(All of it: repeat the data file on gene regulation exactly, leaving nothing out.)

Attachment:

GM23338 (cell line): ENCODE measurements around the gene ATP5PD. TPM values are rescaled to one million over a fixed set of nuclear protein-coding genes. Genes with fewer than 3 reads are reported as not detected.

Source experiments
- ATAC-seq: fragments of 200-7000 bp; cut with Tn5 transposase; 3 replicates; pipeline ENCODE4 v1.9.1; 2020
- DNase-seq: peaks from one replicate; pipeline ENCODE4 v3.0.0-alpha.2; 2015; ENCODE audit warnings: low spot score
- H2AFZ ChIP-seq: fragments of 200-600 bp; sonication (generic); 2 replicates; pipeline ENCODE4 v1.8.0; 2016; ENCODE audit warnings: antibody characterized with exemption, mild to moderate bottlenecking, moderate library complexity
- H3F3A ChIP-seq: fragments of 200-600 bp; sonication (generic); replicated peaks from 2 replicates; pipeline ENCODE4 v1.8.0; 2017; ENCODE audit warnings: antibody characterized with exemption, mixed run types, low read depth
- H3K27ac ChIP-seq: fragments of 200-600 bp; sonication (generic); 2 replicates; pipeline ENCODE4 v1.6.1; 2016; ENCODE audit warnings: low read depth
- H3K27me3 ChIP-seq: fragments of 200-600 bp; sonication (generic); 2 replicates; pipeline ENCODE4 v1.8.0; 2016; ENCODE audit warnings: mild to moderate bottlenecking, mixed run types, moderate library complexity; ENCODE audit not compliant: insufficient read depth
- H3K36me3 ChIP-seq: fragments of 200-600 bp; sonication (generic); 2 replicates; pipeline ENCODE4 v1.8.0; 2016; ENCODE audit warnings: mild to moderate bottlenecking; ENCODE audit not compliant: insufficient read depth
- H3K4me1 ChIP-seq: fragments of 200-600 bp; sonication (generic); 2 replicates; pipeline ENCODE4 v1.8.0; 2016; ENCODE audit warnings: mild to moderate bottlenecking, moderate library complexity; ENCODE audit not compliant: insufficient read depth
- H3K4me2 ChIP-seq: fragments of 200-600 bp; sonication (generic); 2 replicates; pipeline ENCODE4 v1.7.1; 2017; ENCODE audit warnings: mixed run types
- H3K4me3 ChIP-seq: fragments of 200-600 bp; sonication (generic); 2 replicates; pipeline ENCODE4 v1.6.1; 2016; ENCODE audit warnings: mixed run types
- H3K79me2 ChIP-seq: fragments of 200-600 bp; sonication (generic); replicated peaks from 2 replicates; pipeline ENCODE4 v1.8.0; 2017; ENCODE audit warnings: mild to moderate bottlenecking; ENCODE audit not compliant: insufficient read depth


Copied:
GM23338 (cell line): ENCODE measurements around the gene ATP5PD. TPM values are rescaled to one million over a fixed set of nuclear protein-coding genes. Genes with fewer than 3 reads are reported as not detected.

Source experiments
- ATAC-seq: fragments of 200-7000 bp; cut with Tn5 transposase; 3 replicates; pipeline ENCODE4 v1.9.1; 2020
- DNase-seq: peaks from one replicate; pipeline ENCODE4 v3.0.0-alpha.2; 2015; ENCODE audit warnings: low spot score
- H2AFZ ChIP-seq: fragments of 200-600 bp; sonication (generic); 2 replicates; pipeline ENCODE4 v1.8.0; 2016; ENCODE audit warnings: antibody characterized with exemption, mild to moderate bottlenecking, moderate library complexity
- H3F3A ChIP-seq: fragments of 200-600 bp; sonication (generic); replicated peaks from 2 replicates; pipeline ENCODE4 v1.8.0; 2017; ENCODE audit warnings: antibody characterized with exemption, mixed run types, low read depth
- H3K27ac ChIP-seq: fragments of 200-600 bp; sonication (generic); 2 replicates; pipeline ENCODE4 v1.6.1; 2016; ENCODE audit warnings: low read depth
- H3K27me3 ChIP-seq: fragments of 200-600 bp; sonication (generic); 2 replicates; pipeline ENCODE4 v1.8.0; 2016; ENCODE audit warnings: mild to moderate bottlenecking, mixed run types, moderate library complexity; ENCODE audit not compliant: insufficient read depth
- H3K36me3 ChIP-seq: fragments of 200-600 bp; sonication (generic); 2 replicates; pipeline ENCODE4 v1.8.0; 2016; ENCODE audit warnings: mild to moderate bottlenecking; ENCODE audit not compliant: insufficient read depth
- H3K4me1 ChIP-seq: fragments of 200-600 bp; sonication (generic); 2 replicates; pipeline ENCODE4 v1.8.0; 2016; ENCODE audit warnings: mild to moderate bottlenecking, moderate library complexity; ENCODE audit not compliant: insufficient read depth
- H3K4me2 ChIP-seq: fragments of 200-600 bp; sonication (generic); 2 replicates; pipeline ENCODE4 v1.7.1; 2017; ENCODE audit warnings: mixed run types
- H3K4me3 ChIP-seq: fragments of 200-600 bp; sonication (generic); 2 replicates; pipeline ENCODE4 v1.6.1; 2016; ENCODE audit warnings: mixed run types
- H3K79me2 ChIP-seq: fragments of 200-600 bp; sonication (generic); replicated peaks from 2 replicates; pipeline ENCODE4 v1.8.0; 2017; ENCODE audit warnings: mild to moderate bottlenecking; ENCODE audit not compliant: insufficient read depth